1. The Giving Tree - Shel Silverstein - The all-time classic, the only book that gives me chills every time I read it. I'm so lucky to have gotten my hands on a clothbound copy of this treasure while I was working in the bookshop; I will hold onto it forever.
2. The Gruffalo - Julia Donaldson, illustrations by Axel Scheffler - This is one of those books that just so happened to show up along my path while working in the bookshop, and between the sharp, colorful illustrations and the craftiness of the little mouse who outwits the other animals pursuing him before finally meeting the "Gruffalo" (and YES, he does exist!), I just can't get enough of it, especially since it also has a great rhyming rhythm that gets kids right into the story.
4. Knuffle Bunny - Mo Willems - Now HERE'S a recent book that bowled me over as soon as I read it the first time -- everything about it is endearing and appealing, as sappy as that may sound... The combination of black-and-white New York street photos with the quirky colorful drawings on top only enhance Mo Willems' portrayal of baby Trixie, just hitting that age when she's garbling away like crazy but is still pretty much incomprehensible -- until she pronounces her first real word at the end! But not before she loses her beloved stuffed Knuffle Bunny, and drives daddy crazy looking for it... I was sold on Mo after his first Pigeon book, when it won the Caldecott Honor in 2003, and I've become a big fan of his naive drawings and wacky, addictive sense of humor. He also really has a way with kids... Apparently he was inspired by his own baby daughter when he wrote and illustrated Knuffle Bunny, which won the Caldecott Medal in 2004.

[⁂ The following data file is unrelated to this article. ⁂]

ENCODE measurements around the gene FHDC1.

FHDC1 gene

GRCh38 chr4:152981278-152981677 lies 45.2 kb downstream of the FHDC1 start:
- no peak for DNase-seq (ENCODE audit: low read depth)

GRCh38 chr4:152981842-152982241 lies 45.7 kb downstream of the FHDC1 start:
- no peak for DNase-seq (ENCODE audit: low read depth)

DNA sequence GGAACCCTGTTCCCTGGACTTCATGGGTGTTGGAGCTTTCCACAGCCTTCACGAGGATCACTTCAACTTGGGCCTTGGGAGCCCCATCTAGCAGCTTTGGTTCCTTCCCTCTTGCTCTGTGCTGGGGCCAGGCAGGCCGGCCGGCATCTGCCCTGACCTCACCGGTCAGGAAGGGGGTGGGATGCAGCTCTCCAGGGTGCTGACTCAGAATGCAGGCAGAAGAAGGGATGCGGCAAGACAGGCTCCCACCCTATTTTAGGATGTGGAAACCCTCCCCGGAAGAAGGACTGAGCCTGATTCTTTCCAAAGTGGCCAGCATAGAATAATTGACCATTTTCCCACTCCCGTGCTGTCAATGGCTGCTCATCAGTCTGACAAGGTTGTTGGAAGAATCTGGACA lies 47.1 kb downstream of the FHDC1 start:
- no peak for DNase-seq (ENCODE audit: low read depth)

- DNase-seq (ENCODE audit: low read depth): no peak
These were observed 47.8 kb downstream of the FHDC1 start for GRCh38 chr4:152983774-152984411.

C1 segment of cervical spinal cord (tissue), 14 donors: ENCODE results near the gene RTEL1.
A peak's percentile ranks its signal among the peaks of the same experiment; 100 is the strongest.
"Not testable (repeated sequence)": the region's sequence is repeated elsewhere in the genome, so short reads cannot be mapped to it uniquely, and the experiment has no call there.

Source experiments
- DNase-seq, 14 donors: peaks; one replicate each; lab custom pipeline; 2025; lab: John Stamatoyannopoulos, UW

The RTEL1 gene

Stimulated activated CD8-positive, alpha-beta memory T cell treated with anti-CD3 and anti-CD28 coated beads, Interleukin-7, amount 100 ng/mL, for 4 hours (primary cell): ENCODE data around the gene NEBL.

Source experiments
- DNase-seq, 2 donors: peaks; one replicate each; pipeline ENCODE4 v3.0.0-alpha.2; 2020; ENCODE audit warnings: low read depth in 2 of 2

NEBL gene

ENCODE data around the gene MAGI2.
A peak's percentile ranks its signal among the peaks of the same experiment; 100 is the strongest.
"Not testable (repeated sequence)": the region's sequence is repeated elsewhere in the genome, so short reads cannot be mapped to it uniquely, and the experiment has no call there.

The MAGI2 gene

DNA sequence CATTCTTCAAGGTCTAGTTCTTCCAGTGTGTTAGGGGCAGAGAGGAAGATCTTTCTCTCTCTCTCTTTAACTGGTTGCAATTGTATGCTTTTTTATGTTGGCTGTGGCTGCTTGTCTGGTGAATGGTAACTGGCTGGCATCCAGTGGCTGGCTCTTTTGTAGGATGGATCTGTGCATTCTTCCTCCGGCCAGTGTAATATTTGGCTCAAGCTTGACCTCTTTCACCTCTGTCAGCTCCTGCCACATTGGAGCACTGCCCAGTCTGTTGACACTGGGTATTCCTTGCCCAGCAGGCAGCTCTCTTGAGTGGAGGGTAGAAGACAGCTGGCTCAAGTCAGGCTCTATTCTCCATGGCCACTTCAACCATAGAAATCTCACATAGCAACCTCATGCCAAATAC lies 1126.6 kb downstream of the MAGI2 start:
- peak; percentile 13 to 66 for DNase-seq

5. The Magic Paintbrush - (exists in several versions, as it is based on a Chinese fable, if I'm not mistaken; I have the Julia Donaldson edition as well as a tiny French edition) An enchanting, inspiring story about an incredible paintbrush that brings everything it paints to life. But the main character, Shen, who was given this magical gift, has to protect it from the greedy plans of the emperor, who wants to use it to create more and more riches for himself.
6. The Cat in the Hat - Dr. Seuss - Who doesn't know this eponymous tale by Theodore Geisel, most definitely his most well-loved classic, along with Green Eggs and Ham, One Fish, Two Fish, Red Fish, Blue Fish? I have a mini boxed set at this point, as well as my worn copy from childhood, but I'm sure this is a book we'll read together time and time again... I have a particular affinity for Dr. Seuss as he was such a major part of my childhood, so I had to hold myself back several times from buying some anniversary collected editions a few years ago. I may regret not getting my hands on those, though...
7. When Everybody Wore a Hat - William Steig - I'm sure some of you out there have already heard of a silly, loveable monster by the name of Shrek, right?! Well, he was invented by none other than William Steig, also quite known for Sylvester and the Magic Pebble. But his last book, When Everybody Wore a Hat, was the one that really touched me, with the voyage back in time to another era, when Steig himself was growing up in the city, and the many different people he encountered. Something about his childlike drawings here gets to me every time.